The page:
Effects of climate-related matters on financial statements

Climate change is currently a hot topic and many investors and stakeholders have asked the International Accounting Standards Board (IASB) why it is not explicitly mentioned in IFRS standards. In response, Nick Anderson (IASB board member) published an article in November 2019 to help investors understand which IFRS requirements already address climate risks, as well as how materiality relates to these risks. In December 2020, the IFRS Foundation supplemented this article with educational material to highlight how existing IFRS standards require companies to consider climate-related matters when their effect is material to financial statements.

BDO’s International Financial Reporting Bulletin IFRB 2020/14 Effects of climate-related matters on financial statementssummarises Nick Anderson’s article and the educational material.

Making materiality judgements

IFRS Practice Statement 2 Making Materiality Judgements provides companies with guidance on how to make materiality judgements when preparing their financial statements in accordance with IFRS standards. The Practice Statement is not mandatory, but companies may find it useful when making materiality judgements in respect of disclosures about climate-related and other emerging risks.

Qualitative external factors, such as the industry in which the company operates, and investor expectations, may make some risks material and may warrant disclosures in financial statements, regardless of their quantitative impact. Companies may need to consider such risks in the context of their financial statements rather than solely as a matter of corporate-social-responsibility reporting.

Which IFRS standards require consideration of climate-related matters?

The educational material includes a summary table showing which paragraphs in IFRS standards require consideration of climate-related matters. Some of the areas impacted include:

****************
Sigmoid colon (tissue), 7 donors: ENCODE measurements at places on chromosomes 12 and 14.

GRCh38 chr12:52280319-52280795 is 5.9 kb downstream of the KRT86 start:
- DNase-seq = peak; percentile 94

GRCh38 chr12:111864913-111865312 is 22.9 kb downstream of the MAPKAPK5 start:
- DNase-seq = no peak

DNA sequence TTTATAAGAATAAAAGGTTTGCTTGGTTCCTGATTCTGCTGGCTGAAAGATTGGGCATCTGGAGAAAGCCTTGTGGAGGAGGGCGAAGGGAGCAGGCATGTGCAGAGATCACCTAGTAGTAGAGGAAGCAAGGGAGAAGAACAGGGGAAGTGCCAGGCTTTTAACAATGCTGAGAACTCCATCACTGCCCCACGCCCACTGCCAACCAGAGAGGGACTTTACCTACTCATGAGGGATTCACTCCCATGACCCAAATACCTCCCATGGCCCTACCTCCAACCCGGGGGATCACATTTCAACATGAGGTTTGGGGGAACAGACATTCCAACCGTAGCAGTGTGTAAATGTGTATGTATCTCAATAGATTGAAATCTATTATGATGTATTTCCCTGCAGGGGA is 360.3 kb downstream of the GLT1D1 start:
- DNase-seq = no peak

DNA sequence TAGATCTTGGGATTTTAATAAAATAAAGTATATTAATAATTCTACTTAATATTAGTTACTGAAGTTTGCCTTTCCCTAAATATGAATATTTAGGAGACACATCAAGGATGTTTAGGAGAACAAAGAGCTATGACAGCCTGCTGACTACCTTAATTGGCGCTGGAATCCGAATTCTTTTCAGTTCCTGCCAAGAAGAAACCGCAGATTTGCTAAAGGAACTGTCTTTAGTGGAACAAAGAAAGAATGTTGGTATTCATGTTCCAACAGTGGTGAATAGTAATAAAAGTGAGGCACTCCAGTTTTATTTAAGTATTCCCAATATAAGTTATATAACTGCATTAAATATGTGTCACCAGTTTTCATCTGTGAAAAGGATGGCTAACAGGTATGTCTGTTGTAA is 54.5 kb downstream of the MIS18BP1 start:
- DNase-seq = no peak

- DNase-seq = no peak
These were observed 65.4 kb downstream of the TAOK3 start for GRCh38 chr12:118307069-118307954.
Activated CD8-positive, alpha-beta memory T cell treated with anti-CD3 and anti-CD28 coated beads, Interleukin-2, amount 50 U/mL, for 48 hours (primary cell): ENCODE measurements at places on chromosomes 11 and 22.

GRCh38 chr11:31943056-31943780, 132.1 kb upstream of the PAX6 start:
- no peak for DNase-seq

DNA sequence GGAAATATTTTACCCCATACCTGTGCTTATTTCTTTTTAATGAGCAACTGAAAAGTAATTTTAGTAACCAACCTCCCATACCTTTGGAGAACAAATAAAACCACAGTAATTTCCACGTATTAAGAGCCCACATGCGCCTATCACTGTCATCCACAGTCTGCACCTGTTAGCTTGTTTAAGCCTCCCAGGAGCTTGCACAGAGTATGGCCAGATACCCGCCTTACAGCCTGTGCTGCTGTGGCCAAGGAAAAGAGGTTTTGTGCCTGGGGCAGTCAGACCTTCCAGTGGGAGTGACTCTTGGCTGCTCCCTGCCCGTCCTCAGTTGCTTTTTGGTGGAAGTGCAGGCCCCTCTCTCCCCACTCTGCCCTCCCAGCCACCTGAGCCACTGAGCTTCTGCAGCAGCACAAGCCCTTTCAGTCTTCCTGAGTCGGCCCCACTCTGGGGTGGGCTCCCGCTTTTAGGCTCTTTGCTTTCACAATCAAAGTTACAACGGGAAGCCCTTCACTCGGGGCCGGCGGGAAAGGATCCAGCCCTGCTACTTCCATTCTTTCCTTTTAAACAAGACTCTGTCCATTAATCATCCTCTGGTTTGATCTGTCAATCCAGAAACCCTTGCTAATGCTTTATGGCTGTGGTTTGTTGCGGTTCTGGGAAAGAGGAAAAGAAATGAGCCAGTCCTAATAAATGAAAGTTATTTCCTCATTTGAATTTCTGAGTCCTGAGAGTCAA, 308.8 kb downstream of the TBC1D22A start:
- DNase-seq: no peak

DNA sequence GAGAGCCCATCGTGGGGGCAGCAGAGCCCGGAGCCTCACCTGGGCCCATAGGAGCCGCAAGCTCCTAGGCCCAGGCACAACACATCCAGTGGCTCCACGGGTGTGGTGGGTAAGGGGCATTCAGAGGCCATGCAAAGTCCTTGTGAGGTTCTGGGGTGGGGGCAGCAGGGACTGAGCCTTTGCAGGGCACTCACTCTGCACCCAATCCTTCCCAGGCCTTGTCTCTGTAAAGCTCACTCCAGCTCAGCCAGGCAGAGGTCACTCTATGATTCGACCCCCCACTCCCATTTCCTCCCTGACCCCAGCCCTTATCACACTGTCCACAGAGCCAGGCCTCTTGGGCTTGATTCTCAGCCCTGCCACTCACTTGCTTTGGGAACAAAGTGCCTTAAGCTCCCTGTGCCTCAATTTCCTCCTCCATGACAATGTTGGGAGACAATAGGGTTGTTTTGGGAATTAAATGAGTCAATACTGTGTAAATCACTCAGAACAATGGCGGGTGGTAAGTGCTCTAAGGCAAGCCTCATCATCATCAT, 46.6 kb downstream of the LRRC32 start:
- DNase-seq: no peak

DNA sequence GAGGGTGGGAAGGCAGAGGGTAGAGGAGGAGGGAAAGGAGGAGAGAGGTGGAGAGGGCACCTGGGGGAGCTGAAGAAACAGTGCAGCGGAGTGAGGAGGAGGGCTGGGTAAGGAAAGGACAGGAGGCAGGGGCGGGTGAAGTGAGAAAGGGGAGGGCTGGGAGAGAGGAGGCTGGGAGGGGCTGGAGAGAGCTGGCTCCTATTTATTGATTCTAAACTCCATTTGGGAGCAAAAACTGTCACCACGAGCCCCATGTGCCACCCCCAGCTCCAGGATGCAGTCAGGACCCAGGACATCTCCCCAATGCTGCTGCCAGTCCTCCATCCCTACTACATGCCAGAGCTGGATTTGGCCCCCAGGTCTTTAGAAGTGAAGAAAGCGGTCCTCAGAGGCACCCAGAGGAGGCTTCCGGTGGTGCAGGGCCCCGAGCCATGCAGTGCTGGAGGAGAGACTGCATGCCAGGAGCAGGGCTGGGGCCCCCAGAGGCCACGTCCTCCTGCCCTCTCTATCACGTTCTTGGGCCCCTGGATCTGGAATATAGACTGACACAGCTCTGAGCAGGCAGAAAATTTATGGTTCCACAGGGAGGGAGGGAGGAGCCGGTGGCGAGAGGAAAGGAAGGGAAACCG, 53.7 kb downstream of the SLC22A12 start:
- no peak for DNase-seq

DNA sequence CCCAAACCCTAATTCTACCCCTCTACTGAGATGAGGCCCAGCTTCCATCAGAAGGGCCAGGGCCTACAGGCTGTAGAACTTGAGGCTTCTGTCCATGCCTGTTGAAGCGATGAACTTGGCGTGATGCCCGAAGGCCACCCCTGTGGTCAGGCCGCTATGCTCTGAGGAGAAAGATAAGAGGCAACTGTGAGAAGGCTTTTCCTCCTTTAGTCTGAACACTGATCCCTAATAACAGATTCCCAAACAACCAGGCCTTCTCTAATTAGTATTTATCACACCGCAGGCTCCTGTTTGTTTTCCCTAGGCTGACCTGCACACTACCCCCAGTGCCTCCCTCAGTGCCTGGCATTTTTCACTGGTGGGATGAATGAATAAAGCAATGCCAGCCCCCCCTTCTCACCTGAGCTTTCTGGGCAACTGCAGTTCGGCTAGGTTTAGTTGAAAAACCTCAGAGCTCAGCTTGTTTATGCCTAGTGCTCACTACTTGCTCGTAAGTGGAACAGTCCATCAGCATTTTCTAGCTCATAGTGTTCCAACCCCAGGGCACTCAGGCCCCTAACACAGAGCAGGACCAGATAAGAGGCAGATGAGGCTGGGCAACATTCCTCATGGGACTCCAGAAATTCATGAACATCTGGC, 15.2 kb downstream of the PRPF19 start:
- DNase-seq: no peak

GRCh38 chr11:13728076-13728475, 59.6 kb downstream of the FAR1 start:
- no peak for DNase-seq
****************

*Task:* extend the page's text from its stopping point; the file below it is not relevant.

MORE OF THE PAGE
• Disclosure about sources of estimation uncertainty and judgements, as well as going concern (IAS 1 Presentation of Financial Statements)
  • Inventory obsolescence and net realisable value (IAS 2 Inventories)
  • Recognition of deferred tax assets due to reduced profitability (IAS 12 Income Taxes)
  • Annual assessment of estimated useful lives and residual values (IAS 16 Property, Plant and Equipment and IAS 38 Intangible Assets)
  • Impairment of goodwill, intangibles and other non-current assets – effects of increased costs and reduced demand for products that emit greenhouse gases, regulatory changes relating to climate matters, disclosure about events that led to impairment write-downs, etc. (IAS 36 Impairment of Assets)
  • Increases in provisions for onerous contracts, restructuring and rehabilitation (IAS 37 Provisions, Contingent Liabilities and Contingent Assets)
  • Increases in provisions for fines, penalties (IFRIC 21 Levies)
  • Increases in expected credit losses due to climate events, e.g. bush fires, floods (IFRS 9 Financial Instruments)
  • Classification of financial instruments by lenders if loan contractual cash flows are linked to achievement of climate-targets, i.e. whether contractual cash flows are solely payments for principal and interest (IFRS 9 Financial Instruments)
  • Fair value of assets (IFRS 13 Fair Value Measurement)
  • Increased frequency of insurance claims due to climate events, e.g. floods, bushfires (IFRS 17 Insurance Contracts).

The educational material also points out where disclosure about climate-related matters would be required in the various IFRS standards. Please refer to the educational material for more details.

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